Two weeks ago I shared how Brit and I committed to remove one item from our home every day for 60 days. Well after the 60 days, it was more like 260 items. We got somewhat addicted to it and actually looked forward to finding things that were taking up space and were unnecessary for us to hold on to.
One outcome of getting rid of so much stuff is we now have spaces that are actually empty, or at least very close to empty. We have a drawer in our bathroom that holds two lotion bottles. A drawer in my dresser is completely empty. And a shelf in our pantry door serves no purpose but to store air.
But also a little daunting. Like, what is going to go there? What should I do with it?
I need to put something there. But I don’t have anything to put there. I should go buy some things to put there.
And thus the cycle continues.
However, instead of getting anxious about the empty space, I’ve decided to embrace it. When I think about our entire house and everything it can hold, I’m almost shocked there aren’t more empty spaces. Why do I feel like I need to fill every nook and cranny?
The truth is, I don’t. Just because there is room to store something doesn’t mean things need to be stored there. And I’m sure as our lives and family grows we will find ways to fill these empty spaces. But for now, I’m embracing it. I’m loving it. I actually look at the emptiness of our pantry door every day and it reminds me to breathe deeply. It feels peaceful and quiet and freeing. And it’s literally just a 10×12 inch space.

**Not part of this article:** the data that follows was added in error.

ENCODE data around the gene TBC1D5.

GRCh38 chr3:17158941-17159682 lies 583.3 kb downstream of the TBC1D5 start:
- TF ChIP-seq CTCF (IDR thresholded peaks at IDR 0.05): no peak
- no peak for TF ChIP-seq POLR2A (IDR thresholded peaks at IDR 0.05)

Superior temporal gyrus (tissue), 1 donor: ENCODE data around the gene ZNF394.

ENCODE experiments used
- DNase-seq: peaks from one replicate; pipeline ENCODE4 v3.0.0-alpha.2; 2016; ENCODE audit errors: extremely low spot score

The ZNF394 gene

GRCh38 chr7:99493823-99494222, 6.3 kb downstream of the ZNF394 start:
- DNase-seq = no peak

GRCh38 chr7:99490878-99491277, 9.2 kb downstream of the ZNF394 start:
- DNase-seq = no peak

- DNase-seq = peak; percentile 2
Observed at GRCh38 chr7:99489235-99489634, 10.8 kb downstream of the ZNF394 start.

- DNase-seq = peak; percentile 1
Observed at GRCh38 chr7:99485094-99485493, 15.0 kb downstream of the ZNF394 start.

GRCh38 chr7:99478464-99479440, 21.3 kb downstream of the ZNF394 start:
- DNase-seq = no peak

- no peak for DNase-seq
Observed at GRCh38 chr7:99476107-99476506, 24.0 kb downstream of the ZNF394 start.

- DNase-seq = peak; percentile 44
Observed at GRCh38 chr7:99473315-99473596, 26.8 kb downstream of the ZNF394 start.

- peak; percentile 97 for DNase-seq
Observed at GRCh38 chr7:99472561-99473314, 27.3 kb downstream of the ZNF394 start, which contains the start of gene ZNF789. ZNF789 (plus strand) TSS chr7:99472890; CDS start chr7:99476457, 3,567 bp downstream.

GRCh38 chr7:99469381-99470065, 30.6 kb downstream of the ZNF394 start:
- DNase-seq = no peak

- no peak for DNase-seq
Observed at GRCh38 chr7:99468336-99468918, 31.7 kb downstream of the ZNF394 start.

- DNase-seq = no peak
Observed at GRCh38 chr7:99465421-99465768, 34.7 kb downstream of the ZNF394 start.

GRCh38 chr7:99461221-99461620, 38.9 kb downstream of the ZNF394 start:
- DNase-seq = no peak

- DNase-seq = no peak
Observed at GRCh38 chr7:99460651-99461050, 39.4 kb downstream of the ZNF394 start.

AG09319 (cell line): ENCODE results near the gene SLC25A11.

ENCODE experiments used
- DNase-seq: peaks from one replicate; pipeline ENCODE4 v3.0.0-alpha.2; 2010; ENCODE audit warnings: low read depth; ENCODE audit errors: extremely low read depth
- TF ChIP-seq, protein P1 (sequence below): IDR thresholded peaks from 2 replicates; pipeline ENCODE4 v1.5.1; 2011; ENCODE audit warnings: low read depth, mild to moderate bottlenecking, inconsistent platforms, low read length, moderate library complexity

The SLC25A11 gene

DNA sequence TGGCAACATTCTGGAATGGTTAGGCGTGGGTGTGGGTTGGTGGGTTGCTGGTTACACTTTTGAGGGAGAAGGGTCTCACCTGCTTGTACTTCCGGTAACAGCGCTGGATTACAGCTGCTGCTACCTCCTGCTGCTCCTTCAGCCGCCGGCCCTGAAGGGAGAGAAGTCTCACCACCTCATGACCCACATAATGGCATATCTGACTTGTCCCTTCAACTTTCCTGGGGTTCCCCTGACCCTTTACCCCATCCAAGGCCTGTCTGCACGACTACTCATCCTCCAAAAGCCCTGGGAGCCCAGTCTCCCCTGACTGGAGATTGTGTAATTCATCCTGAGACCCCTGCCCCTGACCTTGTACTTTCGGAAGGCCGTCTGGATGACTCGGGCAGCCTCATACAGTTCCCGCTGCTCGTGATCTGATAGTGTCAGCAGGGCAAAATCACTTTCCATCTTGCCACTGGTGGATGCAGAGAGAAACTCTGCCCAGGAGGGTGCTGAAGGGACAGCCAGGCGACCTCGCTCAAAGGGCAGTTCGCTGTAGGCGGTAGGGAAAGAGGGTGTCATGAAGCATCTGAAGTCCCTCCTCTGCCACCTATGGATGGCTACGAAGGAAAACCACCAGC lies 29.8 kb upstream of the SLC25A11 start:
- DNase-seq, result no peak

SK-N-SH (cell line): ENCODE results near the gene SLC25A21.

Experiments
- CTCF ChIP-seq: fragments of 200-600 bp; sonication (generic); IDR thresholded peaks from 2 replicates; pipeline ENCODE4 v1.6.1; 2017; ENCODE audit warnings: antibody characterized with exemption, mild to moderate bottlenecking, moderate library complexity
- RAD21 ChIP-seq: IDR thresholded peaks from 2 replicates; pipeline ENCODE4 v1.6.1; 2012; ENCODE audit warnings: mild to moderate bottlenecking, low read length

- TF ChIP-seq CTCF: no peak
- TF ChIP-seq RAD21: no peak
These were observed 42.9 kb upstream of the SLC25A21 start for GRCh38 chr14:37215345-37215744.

I think about that dieting, or rather portion control, technique where you use smaller plates so you’re not temped to fill an entire plate with more food than you actually need. Because if we use a larger plate we’ll be tempted to fill the plate with food so there are no empty spots. What is it with us and our fear of empty spaces? I don’t want to feel intimidated by it anymore.
An important part of organizing is understanding that it’s likely going to change. I’m constantly reorganizing things in our home as our needs and routines change. Having an empty space allows for that change and growth. I’m sure one day the pantry door will be filled with snacks for school lunches, and my dresser will change again if maternity clothes or nursing tanks rotate back into my life. But for now, the empty space brings so much joy and makes me feel relaxed, and who doesn’t want that?
Where can you create an empty, or almost empty, space in your home?
Thanks for visiting,